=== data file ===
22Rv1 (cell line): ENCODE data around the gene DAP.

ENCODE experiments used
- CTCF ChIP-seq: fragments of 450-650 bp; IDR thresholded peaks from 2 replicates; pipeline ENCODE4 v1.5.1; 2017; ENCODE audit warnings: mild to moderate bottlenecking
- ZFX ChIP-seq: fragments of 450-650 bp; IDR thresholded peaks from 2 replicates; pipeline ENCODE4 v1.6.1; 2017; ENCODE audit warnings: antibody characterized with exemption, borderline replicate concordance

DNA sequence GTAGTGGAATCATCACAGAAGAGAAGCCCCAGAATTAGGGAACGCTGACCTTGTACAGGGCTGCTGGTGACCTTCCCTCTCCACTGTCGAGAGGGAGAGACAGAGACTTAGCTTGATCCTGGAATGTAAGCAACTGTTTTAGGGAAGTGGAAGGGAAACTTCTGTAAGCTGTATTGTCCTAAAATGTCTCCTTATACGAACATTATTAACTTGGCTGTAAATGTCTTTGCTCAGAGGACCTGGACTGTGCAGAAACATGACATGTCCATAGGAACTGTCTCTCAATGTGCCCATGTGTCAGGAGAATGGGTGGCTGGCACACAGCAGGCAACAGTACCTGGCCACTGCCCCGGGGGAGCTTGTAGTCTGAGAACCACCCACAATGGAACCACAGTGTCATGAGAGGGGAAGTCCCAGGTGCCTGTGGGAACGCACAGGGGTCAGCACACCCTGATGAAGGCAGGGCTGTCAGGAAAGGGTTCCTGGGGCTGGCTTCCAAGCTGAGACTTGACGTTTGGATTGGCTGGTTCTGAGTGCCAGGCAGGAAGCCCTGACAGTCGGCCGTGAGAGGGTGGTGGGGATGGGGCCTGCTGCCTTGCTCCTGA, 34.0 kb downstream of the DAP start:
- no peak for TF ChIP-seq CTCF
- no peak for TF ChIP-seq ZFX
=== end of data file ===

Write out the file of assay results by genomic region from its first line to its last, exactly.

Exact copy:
22Rv1 (cell line): ENCODE data around the gene DAP.

ENCODE experiments used
- CTCF ChIP-seq: fragments of 450-650 bp; IDR thresholded peaks from 2 replicates; pipeline ENCODE4 v1.5.1; 2017; ENCODE audit warnings: mild to moderate bottlenecking
- ZFX ChIP-seq: fragments of 450-650 bp; IDR thresholded peaks from 2 replicates; pipeline ENCODE4 v1.6.1; 2017; ENCODE audit warnings: antibody characterized with exemption, borderline replicate concordance

DNA sequence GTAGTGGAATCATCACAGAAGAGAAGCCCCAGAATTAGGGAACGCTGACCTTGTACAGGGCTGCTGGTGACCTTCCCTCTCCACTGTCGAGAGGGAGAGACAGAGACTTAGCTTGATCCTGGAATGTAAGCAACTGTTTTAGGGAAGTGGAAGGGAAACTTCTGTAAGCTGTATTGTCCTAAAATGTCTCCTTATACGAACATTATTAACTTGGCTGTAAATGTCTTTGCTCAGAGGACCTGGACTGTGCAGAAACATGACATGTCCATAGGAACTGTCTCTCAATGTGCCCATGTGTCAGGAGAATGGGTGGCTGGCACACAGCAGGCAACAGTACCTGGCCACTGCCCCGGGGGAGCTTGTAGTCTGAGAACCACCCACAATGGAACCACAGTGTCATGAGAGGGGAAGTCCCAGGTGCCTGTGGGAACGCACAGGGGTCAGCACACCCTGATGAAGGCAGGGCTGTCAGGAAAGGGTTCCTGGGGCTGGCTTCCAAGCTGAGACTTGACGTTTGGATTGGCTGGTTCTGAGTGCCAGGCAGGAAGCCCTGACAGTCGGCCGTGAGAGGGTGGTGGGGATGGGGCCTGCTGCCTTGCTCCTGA, 34.0 kb downstream of the DAP start:
- no peak for TF ChIP-seq CTCF
- no peak for TF ChIP-seq ZFX